The chaste tree, or Vitex agnus-castus, is a deciduous flowering shrub native to the Mediterranean. Its name comes from an ancient belief that its active ingredients could be used to suppress libido, thereby promoting “chastity.” Modern herbalists have adopted the extract of this plant, appropriately named “chaste tree extract,” for medicinal purposes. While it is most commonly used for conditions of the female reproductive system, men may find it useful as well.
The Dietary Supplement
The berries are dried and then prepared into either a powdered or liquid product. Chaste tree extract is available in multiple forms as an over-the-counter dietary supplement. The extract comes in tablets, liquid-filled capsules and alcohol tinctures.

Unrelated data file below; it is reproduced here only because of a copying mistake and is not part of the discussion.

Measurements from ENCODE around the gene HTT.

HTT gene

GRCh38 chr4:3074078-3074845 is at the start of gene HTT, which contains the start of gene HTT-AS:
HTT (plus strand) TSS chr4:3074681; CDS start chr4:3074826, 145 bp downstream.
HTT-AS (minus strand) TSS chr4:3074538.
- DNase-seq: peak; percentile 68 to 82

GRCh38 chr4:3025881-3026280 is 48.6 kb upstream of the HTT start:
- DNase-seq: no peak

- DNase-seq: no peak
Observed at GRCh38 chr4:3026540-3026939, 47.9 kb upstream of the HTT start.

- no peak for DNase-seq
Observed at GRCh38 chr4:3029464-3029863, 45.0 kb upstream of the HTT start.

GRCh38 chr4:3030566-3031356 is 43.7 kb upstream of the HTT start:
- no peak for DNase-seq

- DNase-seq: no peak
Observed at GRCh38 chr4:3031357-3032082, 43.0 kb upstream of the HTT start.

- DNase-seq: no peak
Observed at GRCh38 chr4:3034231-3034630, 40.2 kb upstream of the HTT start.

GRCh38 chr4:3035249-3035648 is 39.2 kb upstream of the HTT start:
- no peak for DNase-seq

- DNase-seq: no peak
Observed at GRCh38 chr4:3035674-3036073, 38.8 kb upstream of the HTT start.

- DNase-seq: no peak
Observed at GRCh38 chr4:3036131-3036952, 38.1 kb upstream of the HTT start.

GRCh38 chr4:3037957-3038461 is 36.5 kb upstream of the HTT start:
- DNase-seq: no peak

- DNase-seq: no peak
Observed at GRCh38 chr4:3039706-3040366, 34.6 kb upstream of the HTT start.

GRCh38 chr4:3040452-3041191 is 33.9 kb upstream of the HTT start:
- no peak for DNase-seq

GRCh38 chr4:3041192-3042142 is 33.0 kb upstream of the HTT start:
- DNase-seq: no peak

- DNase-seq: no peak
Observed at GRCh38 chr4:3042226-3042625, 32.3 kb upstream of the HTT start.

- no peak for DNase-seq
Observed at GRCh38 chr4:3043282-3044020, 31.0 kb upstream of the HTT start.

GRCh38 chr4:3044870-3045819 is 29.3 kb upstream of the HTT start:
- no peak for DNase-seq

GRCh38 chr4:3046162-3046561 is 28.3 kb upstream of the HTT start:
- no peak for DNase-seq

A review of 12 clinical trials published in the journal “Planta Medica” in 2013 found that there may be some value to using chaste tree extract for three female reproductive conditions: premenstrual syndrome, premenstrual dysphoric disorder and latent hyperprolactinemia, which is excess prolactin in the blood. Chaste tree extract outperformed the placebo in seven out of eight trials for relieving symptoms of PMS. The researchers found that chaste tree extract was either equivalent to or less effective than Prozac in the treatment of PMDD. For hyperprolactinemia, two trials found that taking chaste tree extract reduced prolactin levels slightly. A 2005 cell study also described in “Planta Medica” suggests that chaste tree extract may interfere with the growth of prostate cancer cells. According to a 2005 summary in the “American Family Physician,” there is presently no evidence that the substance reduces sexual desire in either males or females.